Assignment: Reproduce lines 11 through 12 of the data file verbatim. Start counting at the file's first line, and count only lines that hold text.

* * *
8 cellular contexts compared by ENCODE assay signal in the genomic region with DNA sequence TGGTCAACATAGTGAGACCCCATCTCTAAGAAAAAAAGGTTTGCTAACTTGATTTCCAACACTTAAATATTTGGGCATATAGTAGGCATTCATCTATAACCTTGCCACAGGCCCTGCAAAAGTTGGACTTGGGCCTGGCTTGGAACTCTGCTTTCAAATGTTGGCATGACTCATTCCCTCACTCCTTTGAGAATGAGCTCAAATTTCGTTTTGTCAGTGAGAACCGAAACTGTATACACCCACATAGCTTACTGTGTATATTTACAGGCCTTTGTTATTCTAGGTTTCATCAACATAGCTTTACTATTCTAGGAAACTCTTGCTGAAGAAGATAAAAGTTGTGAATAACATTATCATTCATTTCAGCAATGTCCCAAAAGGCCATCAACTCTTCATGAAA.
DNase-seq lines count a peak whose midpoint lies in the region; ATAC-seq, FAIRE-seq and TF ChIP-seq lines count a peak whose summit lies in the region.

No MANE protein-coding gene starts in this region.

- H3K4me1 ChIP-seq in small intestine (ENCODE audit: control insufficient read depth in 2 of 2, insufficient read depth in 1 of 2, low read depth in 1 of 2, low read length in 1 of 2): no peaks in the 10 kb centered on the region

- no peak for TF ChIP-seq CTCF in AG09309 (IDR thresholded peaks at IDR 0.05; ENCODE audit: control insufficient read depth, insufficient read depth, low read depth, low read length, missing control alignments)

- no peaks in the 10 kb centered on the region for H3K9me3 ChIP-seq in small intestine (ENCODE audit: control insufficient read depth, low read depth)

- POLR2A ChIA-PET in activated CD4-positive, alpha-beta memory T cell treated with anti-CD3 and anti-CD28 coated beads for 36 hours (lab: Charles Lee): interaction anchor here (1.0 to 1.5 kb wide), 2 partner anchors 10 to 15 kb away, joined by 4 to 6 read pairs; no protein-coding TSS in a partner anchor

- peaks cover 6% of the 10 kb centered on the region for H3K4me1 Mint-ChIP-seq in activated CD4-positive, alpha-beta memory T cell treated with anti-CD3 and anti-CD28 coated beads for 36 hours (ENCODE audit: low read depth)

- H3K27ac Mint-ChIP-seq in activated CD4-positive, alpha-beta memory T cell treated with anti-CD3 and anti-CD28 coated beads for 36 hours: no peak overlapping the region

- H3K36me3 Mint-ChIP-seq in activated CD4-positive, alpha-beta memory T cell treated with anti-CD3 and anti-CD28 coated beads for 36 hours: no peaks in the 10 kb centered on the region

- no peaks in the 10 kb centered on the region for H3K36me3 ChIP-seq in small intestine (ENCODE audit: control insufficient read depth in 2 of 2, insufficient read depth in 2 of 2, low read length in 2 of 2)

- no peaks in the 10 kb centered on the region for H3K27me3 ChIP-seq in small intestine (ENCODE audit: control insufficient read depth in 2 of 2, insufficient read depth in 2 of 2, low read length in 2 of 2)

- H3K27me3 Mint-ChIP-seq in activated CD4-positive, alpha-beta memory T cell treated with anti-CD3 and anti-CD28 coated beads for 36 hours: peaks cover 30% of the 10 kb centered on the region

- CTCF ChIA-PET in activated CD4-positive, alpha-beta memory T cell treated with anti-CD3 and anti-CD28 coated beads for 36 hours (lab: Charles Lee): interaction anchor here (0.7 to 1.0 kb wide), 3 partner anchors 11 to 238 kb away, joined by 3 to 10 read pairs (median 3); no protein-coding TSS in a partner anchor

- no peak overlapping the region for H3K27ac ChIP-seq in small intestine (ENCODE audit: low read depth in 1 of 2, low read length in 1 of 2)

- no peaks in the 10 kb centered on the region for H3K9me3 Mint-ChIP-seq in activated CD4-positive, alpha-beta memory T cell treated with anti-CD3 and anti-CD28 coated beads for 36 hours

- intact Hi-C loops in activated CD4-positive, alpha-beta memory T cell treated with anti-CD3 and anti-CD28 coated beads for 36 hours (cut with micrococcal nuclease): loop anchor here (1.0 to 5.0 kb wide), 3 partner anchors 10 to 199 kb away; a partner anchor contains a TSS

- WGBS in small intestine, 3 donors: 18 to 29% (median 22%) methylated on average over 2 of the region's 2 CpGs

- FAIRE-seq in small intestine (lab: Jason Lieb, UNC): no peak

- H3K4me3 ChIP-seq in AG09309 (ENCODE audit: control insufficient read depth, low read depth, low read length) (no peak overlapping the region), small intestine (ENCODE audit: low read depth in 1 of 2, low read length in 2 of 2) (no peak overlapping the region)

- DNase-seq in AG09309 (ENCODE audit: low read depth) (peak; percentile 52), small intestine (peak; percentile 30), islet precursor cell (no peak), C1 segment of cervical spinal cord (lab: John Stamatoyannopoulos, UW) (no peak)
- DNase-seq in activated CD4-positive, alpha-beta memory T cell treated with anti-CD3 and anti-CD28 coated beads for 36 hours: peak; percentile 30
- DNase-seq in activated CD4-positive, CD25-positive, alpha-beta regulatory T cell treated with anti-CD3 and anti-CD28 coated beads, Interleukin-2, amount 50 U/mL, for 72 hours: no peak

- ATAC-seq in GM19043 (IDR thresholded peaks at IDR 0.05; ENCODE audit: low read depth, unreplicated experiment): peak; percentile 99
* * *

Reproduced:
- no peaks in the 10 kb centered on the region for H3K36me3 ChIP-seq in small intestine (ENCODE audit: control insufficient read depth in 2 of 2, insufficient read depth in 2 of 2, low read length in 2 of 2)

- no peaks in the 10 kb centered on the region for H3K27me3 ChIP-seq in small intestine (ENCODE audit: control insufficient read depth in 2 of 2, insufficient read depth in 2 of 2, low read length in 2 of 2)